Person, Worker, Bartender, Working Out, Sport, Exercise, Sports, Fitness, Beverage

Chef Toni Robertson 

Mandarin Oriental, New York 

Chef Robertson was part of the original Mandarin Oriental, New York team, acting as Executive Chef when the hotel opened in 2004.  A year later, she transferred to Mandarin Oriental, Singapore to act as the property’s Executive Chef through 2017. 

Chef Robertson formally trained at The Culinary and Hospitality Institute of Chicago, graduating first in her class. Her career was followed by over 30 years of international experience as a professional chef where she traveled the globe to lead culinary operations at luxury properties in Chicago, Beverly Hills, and San Francisco to Hawaii, South Africa, and Singapore. 


You have just returned to the Mandarin Oriental Group as F&B Director and Executive Chef at Mandarin Oriental, New York. What are you looking forward to in this role and how does it differ from your other roles?

First and foremost, returning to the Mandarin Oriental means that I was able to “come home” not only to a job and a property that I love, but also to the best company I have ever worked for. After 14 years with the group, in San Francisco, New York, and Singapore, it was one of the most difficult decisions I had to make when I left for personal reasons four years ago. So to suddenly be presented with this opportunity to return, it was just incredibly special for me. In my opinion, there simply is no other hotel group that can match the standard of excellence and quality that we have at Mandarin Oriental.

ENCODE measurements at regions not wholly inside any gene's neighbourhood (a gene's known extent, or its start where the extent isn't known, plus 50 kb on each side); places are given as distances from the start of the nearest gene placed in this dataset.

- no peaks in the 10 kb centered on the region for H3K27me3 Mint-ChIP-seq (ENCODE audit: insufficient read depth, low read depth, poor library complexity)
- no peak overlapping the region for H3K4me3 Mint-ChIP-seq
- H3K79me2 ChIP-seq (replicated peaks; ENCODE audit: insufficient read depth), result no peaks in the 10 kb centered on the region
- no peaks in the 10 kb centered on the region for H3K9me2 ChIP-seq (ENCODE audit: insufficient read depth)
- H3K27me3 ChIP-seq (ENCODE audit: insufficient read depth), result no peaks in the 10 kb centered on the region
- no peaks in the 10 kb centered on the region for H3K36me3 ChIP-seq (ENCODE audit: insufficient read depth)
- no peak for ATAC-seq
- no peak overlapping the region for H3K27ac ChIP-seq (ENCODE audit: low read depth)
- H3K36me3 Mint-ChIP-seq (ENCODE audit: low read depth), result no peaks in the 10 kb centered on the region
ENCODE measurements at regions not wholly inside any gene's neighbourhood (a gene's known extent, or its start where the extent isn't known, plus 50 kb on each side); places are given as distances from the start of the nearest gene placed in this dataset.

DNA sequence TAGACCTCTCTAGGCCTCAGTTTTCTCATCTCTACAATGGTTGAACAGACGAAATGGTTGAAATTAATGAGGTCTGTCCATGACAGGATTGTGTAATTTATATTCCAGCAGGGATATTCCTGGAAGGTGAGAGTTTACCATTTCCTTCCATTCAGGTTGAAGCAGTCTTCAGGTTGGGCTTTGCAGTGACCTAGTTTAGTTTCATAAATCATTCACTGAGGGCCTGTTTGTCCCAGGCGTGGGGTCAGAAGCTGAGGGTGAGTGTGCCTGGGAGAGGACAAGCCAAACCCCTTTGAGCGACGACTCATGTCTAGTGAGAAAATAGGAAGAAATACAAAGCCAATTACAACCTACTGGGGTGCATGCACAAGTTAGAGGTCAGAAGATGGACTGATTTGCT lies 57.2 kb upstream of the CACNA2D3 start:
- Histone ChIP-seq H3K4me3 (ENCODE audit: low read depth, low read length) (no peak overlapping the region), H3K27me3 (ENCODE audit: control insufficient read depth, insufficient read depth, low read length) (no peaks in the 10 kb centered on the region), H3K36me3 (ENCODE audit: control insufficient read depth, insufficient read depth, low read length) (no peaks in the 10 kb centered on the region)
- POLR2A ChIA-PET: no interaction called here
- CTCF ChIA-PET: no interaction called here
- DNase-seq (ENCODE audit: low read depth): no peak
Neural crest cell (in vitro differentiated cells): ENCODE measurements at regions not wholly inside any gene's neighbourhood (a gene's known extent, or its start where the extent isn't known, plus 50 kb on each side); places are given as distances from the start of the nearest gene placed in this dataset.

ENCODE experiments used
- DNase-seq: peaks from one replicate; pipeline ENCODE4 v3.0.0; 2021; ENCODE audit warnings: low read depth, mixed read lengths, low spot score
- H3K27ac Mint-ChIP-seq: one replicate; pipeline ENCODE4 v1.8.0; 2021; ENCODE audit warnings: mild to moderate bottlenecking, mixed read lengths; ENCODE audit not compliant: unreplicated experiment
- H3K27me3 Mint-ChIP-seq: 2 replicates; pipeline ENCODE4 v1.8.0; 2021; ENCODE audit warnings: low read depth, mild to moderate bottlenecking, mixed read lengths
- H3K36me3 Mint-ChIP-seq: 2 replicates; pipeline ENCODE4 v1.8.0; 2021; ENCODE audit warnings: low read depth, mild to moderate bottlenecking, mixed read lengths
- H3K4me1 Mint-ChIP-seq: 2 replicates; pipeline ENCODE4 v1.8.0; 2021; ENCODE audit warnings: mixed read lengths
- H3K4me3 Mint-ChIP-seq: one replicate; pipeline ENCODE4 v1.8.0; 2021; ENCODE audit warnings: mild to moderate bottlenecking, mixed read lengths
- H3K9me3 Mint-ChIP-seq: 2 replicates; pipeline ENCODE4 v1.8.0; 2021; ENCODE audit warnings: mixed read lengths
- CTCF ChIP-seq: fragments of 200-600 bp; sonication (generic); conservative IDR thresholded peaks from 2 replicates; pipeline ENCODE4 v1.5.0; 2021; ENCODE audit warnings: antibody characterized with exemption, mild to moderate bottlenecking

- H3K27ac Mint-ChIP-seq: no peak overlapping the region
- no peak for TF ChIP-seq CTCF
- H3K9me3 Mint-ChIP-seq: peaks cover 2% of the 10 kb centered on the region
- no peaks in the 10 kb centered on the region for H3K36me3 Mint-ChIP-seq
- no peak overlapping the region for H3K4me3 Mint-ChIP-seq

The big difference between my previous tenure in New York and now, is that I have taken on both the Executive Chef and F&B Director roles. From my perspective, this gives me the unique opportunity to be involved in the full range of the operation, from the first time a guest interacts with F&B staff, until the end of that guest experience. I have always said that the relationship between the kitchen and front-of-house is like a well-choreographed musical. When everyone is working to the highest standard and each person, whether in the kitchen or on the floor, is performing their individual tasks and working together seamlessly with the rest of the team, then it is like watching a beautiful show. Everything comes together and the result is a guest experience that is simply unmatched, and ultimately, that is our goal each and every time. 

Right now, as we transition out of the pandemic, my focus is not only on rebuilding our F&B operation, but also on developing this young team of professionals that I am fortunate to have. These are the next generation of artisans, managers, and leaders, and they represent the future of Mandarin Oriental. So, I am excited about having this opportunity to mentor and help them continue to develop and become the best F&B professionals they can be, while at the same time, instilling in them, the Mandarin Oriental culture of excellence and service. 

You have a rich exposure in the industry. How do you find Mandarin Oriental unique from other hotel groups?